David: Really, that's almost the problem with the show -- if the Kents weren't dicks, then you wouldn't have any real friction between Clark and his parents, which would take away a ton of drama.
Chris: Yes, but then all the drama could result from, you know, Lex, whose world-conquering super-villain master plans have involved a) Running for local government, and b) getting someone fired from a job.
David: Ahem. I believe you forgot providing children -- CHILDREN! -- with the devil's agent, LIQUOR.
Chris: At this point, Lex is less of a super-villain and more Your Dad's One Weird Friend
Chris: Oh man. Pretty much everything. I absolutely loved this episode. The goofy plot that was built almost entirely around getting Durance, Kreuk and Mack to tart around in leather mini-dresses for a set piece, the kooky Silver Aginess of it all, it was all an absolute hoot. One thing that made me laugh more than anything else, though, was that this is the second episode we've seen where Clark loses his powers for some reason, and in both of them, his go-to solution is to grab a shotgun.
David: Well, he IS a farmboy, so there's no reason for Clark to have a thing against guns. I wasn't as in love with this episode as you were, although I do admit to being thoroughly entertained - but still, this was just kind of a low-rent American Pie-esque sex comedy (minus most of the sex) mashed up with, yeah, an issue of Superman's Girlfriend Lois Lane. I enjoyed all the stuff with Lex, but that's largely because Rosenbaum continues to be the best actor on the show. I did miss John Glover's hair.
Chris: Oh man, so did I. It would've pushed this episode over the top for me, but we didn't even get to see it blown by a fan in the intro. Also, I know you didn't like Kristen Kreuk in this episode, but I thought she was great. She chewed scenery like it was made of candy, but her over-the-top seductions and super-intense delivery of lines like "I need a lock of your hair for a scrapbook I'm making for Chloe's birthday!" just cracked me up.
David: I do want to say that I completely loved the wild kegger, as well as totally doofy dancing Clark, as well as the tired-but-true device of the shocked adult. That was thoroughly enjoyable.
David: Basically anything with Kreuk in it, as well as that really embarrassingly awful "Look at THESE!" moment with Lois. Man, I dunno, maybe I'm a prude, but that just bugged the hell out of me.
Chris: My low point: Jensen Ackles.
David: Oh hey, I totally forgot about him. He was really boring.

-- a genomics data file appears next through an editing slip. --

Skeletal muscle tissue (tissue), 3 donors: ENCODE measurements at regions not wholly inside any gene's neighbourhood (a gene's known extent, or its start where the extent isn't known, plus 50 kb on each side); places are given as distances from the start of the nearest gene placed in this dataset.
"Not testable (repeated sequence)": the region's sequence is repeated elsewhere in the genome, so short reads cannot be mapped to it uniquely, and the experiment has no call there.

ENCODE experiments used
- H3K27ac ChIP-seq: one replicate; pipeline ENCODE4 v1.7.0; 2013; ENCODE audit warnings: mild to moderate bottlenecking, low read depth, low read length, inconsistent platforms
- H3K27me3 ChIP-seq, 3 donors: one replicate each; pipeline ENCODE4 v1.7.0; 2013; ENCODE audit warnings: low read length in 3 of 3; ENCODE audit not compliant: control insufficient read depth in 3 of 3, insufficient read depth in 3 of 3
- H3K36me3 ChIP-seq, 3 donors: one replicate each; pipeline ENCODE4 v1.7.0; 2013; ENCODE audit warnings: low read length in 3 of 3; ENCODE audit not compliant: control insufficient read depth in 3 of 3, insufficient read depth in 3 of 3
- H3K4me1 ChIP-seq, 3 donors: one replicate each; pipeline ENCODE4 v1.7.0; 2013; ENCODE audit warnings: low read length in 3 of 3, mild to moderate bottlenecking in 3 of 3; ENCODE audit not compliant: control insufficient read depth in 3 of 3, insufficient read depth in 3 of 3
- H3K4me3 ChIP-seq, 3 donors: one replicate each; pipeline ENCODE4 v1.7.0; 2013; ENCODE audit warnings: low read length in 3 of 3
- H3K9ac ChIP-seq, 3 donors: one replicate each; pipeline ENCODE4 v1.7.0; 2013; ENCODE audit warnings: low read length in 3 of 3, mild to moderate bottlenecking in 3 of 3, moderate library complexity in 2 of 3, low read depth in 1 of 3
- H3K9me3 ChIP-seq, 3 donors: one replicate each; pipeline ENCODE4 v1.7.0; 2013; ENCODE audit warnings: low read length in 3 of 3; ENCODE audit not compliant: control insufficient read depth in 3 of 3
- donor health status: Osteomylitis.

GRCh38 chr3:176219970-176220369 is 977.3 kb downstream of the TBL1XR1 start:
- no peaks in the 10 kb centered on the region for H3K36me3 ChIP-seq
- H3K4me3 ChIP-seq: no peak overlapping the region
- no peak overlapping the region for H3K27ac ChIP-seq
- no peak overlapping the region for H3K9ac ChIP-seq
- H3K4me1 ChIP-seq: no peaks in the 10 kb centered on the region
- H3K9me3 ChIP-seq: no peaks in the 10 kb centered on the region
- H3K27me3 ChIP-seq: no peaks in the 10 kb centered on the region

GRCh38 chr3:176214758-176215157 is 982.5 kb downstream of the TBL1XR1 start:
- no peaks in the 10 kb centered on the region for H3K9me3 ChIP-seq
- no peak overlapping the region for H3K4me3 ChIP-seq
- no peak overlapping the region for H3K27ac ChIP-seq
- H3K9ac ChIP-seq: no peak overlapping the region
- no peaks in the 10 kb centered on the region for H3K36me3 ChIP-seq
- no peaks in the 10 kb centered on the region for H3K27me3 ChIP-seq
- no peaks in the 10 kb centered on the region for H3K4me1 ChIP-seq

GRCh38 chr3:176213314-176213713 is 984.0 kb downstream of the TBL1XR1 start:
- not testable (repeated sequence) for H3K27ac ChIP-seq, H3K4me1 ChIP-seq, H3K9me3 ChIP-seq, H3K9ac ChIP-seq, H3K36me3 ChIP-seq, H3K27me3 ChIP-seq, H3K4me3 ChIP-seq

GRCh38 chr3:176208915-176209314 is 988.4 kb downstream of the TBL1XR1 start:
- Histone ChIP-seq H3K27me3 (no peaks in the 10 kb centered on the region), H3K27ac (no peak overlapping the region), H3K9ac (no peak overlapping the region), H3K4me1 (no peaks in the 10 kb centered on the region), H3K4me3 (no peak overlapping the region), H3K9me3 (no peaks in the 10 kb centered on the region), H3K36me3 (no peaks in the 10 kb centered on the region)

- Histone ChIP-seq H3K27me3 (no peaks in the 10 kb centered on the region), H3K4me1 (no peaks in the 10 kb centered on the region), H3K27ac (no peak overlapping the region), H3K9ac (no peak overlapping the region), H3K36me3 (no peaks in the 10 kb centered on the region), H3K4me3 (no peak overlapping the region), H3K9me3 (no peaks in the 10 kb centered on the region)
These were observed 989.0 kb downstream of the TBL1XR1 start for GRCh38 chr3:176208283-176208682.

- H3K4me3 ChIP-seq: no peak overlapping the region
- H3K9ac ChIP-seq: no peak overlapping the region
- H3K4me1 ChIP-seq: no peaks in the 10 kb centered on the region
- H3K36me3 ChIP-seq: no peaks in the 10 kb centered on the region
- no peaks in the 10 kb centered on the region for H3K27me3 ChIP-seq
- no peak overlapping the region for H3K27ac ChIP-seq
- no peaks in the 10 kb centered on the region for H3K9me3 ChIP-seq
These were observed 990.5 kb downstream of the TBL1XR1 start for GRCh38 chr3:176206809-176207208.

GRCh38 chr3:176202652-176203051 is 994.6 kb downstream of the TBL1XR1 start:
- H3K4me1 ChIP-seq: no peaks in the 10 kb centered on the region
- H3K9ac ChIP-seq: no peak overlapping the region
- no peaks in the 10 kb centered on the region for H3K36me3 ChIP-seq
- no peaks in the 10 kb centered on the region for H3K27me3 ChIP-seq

Chris: I know a lot of people like Supernatural, but it's another one of those shows that I've never watched. I only know he's on it because every week at the end of Smallville, he's got a little voicover advising me to stay tuned for his show, and it might be great, I have no idea. But in this, he was like cardboard, but not as entertaining.
David: I would argue Jensen Ackles's major advantage over cardboard is that you don't have to break him up and go through the trouble of putting him in a separate, usually farther away, special recycling garbage bin to get rid of him. On the other hand, Jensen Ackles does not sometimes contain pizza. Well, maybe he does, but you wouldn't want to eat it.
David: This is grade-A, USDA certified trainwreck television.
Chris: For 40 minutes, this episode made me feel like I was completely missing out on something I would've loved by not watching this show for the past ten years. Then the last bit, the part that actually had something to do with the plot of the show as a whole, made me very, very glad I'd stayed the hell away.
David: I enjoyed myself, but again, largely for the trainwreck aspect -- I imagine episodes so bad they're this good were relatively sparse, and that most of them were just plain bad.
Chris: This one, though. Witches possessing Lois, Lana and Chloe, throwing up the Devil Horns to make Clark booty dance instead of getting a college scholarship! Not only is it what the series should've been from Day One, but you can draw a direct line from this to the heights of Season 10's craziness.
David: To hell with Lucy, this is the real Missing Link.
Chris: So what's next on our scheduled tour of the first 9 seasons of Smallville?
David: Next up we have "Relic", which is the saga of Jor-El's Kryptonian rite of passage in exile on Earth, where he goes up against Lachlan Luthor. No, really.
Chris: Say what you want about us watching episodes out of order, but c'mon: It's not like they're going to make any less sense. Also, if you're going to leave the inevitable comment telling me to watch Supernatural, please phrase it in the form of a reason why Jensen Ackles is better than cardboard.